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Where does Serena Williams go from here?
Well, first, to the bank. She earned three hundred and fifty thousand dollars for making it to the semi-finals of the singles competition, and half of another four hundred twenty thousand for winning the doubles title with her sister.
Williams has so far been fined ten thousand five hundred dollars for what she said to a line judge while losing the singles final, so she’ll have to ask for some cash back when she makes her deposit, or perhaps buy a cashier’s check.
In the real apology on Tuesday that followed her previous “sort-of” apology, Williams said she would like to give the line judge whom she apparently threatened “a big hug and put it behind us.” So far the line judge has not said whether she would like to be hugged. If she goes along with Serena’s offer, it would provide the disgraced tennis player’s rehabilitation with a wonderful photo op, at least until the line judge fell, insensible and blue, at Serena’s feet.
But seriously, what should Serena Williams do to put last weekend’s shame behind her and regain her image as a gloriously accomplished albeit curiously unassuming and hugely admirable role model?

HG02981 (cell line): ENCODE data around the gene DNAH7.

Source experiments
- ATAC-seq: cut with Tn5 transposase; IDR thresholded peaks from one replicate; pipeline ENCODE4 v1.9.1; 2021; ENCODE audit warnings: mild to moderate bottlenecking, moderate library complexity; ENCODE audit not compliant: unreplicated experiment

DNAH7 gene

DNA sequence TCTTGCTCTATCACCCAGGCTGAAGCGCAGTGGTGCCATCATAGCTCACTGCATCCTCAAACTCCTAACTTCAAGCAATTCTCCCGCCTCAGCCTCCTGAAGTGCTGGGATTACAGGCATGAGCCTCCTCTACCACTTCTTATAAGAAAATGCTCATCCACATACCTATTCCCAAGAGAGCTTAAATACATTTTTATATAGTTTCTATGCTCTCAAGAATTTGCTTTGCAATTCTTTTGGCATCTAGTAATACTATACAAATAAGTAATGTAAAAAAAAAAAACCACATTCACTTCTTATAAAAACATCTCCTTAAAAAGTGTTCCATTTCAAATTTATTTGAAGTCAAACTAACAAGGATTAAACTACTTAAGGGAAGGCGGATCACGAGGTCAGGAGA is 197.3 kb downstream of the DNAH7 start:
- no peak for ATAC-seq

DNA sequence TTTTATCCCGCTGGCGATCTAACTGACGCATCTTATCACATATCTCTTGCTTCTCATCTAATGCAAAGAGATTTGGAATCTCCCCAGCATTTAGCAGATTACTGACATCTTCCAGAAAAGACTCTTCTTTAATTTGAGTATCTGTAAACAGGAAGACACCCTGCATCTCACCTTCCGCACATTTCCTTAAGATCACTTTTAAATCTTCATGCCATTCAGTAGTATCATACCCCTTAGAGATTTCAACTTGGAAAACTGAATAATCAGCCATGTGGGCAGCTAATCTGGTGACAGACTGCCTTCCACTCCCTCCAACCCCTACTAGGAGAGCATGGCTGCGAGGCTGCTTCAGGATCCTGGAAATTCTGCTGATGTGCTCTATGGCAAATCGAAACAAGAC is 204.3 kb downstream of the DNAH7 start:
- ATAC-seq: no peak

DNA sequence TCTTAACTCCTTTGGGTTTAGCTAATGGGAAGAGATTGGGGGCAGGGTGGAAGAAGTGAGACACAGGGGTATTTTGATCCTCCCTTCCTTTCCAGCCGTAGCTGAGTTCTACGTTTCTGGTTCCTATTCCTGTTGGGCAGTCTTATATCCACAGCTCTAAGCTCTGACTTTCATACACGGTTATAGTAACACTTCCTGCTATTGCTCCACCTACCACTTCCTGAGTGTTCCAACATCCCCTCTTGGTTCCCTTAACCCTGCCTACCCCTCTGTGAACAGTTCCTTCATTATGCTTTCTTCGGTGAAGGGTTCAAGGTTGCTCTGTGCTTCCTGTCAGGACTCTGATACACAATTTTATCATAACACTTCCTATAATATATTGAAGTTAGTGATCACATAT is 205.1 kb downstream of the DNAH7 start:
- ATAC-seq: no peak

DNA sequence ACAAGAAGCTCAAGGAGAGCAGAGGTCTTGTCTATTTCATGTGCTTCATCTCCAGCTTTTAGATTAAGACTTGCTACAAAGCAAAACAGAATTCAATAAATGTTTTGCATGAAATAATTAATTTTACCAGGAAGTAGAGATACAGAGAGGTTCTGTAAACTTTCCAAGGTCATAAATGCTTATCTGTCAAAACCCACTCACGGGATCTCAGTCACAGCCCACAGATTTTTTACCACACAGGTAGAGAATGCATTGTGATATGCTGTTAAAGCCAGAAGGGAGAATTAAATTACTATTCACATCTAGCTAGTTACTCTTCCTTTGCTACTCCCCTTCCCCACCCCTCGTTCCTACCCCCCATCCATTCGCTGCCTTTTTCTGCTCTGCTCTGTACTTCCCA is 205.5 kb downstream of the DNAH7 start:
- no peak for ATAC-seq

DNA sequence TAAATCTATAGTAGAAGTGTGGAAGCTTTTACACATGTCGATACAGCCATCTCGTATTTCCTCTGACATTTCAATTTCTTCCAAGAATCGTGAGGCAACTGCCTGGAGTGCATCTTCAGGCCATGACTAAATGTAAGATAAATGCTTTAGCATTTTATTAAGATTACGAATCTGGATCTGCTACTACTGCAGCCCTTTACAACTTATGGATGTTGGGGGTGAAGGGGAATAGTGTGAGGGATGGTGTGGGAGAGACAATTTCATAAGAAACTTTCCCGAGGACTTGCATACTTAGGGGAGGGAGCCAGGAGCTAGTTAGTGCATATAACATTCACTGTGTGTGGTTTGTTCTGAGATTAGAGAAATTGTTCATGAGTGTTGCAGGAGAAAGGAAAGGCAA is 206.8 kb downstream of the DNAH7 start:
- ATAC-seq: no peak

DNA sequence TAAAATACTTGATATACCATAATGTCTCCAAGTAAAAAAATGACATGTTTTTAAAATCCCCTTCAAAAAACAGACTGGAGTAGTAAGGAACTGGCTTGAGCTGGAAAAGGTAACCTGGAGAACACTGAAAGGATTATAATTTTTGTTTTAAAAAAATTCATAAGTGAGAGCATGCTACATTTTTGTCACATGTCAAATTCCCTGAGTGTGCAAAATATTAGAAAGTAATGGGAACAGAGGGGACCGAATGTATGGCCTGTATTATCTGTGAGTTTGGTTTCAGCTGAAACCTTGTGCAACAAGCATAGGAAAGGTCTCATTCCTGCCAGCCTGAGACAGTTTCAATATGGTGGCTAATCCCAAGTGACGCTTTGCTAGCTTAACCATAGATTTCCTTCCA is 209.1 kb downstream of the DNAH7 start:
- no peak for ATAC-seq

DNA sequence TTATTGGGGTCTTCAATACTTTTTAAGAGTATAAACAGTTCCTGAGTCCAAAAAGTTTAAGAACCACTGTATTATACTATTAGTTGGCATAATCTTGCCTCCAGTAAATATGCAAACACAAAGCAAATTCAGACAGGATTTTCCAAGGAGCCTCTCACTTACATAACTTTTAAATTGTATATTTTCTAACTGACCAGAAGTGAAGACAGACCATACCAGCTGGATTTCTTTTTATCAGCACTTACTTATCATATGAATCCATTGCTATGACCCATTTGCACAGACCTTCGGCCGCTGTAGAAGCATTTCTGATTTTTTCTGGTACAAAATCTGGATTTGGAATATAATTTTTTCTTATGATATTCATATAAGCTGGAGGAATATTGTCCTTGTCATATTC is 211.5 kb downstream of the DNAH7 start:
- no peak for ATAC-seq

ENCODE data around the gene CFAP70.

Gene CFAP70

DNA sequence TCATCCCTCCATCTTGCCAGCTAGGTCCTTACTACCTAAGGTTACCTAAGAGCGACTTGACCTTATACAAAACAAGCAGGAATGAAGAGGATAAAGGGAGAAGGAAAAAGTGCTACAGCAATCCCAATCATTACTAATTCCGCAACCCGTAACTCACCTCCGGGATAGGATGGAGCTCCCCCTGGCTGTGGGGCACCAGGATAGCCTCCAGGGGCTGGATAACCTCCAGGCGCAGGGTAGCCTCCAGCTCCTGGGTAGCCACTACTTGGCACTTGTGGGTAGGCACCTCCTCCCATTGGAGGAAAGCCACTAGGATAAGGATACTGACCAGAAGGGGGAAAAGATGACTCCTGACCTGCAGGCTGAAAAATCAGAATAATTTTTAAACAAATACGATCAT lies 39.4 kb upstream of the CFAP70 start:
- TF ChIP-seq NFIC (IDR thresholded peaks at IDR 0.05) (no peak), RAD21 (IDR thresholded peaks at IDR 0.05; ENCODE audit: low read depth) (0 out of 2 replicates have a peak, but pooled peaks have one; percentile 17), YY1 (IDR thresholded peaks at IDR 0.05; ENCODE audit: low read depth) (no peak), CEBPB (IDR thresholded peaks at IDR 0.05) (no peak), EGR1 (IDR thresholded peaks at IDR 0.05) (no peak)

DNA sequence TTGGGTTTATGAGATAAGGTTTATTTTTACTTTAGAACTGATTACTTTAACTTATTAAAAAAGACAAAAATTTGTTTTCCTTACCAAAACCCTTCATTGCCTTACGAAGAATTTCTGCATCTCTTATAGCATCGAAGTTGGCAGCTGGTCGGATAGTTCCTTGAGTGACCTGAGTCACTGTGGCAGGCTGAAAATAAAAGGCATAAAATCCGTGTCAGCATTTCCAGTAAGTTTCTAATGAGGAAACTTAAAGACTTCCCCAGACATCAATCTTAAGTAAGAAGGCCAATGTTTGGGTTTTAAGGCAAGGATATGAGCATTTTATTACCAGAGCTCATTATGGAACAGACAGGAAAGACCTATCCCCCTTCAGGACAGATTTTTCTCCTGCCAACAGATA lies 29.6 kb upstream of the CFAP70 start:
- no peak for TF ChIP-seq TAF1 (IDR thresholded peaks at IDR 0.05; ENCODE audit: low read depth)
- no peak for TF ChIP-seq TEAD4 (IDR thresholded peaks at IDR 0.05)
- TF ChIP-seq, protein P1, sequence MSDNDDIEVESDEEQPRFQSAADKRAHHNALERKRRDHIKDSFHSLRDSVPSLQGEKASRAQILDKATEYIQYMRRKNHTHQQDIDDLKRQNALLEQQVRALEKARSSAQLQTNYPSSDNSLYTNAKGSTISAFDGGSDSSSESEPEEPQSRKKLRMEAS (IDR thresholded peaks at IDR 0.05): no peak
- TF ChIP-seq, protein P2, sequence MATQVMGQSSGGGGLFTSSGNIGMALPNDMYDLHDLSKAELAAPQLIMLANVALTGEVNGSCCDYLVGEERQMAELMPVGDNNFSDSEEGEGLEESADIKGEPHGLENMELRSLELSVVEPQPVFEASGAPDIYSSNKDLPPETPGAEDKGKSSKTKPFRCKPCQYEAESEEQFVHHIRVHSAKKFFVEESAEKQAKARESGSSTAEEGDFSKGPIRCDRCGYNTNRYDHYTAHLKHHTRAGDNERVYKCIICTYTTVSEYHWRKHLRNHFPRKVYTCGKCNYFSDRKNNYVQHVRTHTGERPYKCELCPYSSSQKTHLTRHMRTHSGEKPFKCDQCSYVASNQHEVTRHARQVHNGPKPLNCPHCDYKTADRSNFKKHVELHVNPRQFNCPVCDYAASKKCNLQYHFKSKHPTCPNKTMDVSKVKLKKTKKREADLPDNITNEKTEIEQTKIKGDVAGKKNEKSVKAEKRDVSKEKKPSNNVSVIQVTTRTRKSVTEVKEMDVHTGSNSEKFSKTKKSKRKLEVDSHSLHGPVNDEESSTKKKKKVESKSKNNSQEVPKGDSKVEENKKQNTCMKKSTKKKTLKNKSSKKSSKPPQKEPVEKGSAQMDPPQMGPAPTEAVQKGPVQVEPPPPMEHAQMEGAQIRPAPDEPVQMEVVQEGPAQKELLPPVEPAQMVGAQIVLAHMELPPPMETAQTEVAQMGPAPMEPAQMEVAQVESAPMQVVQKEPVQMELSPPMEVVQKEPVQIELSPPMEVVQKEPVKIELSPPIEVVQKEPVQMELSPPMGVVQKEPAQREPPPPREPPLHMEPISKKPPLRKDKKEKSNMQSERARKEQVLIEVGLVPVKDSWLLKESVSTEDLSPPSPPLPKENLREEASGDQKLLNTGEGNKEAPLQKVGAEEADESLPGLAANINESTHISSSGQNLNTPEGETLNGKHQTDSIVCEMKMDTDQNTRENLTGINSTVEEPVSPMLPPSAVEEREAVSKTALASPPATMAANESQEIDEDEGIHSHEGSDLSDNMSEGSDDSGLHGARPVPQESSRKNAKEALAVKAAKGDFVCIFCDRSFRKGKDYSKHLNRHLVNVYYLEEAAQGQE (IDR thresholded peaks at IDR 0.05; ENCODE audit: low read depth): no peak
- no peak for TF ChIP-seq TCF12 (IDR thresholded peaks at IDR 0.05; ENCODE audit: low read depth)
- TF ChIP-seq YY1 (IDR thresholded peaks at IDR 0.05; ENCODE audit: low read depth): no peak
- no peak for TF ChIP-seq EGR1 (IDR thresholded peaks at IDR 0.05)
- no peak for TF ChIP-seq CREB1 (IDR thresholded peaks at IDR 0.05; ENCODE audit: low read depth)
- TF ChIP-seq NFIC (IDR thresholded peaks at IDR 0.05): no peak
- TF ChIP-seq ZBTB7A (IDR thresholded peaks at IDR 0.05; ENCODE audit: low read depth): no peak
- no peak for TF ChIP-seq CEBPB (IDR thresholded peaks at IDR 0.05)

She could make a sizeable contribution to SPISO, the Society for the Prevention of the Intimidation of Sports Officials.
Or perhaps in her next match, she could call a foot fault on herself, then smile at the line judge, as if to say, “I know your job is difficult and anxiety-provoking. Why not let me help?”
Bill Babcock, the Executive Director of the International Tennis Federation, has said that the investigation of the Williams Affair will take weeks, if not more. Why that should be so, since there is no longer any dispute about what happened, is a little mysterious. But the delay means that Serena Williams will have plenty of time to visit hospitals, speak out on behalf of healthy foods and in opposition to people who are mean, and bang in a nail or two at a house being built for a family that would otherwise be living in a van by the river.
The result? When the ITF does announce whatever additional punishment will be assessed, most people will regard Serena Williams as a victim.
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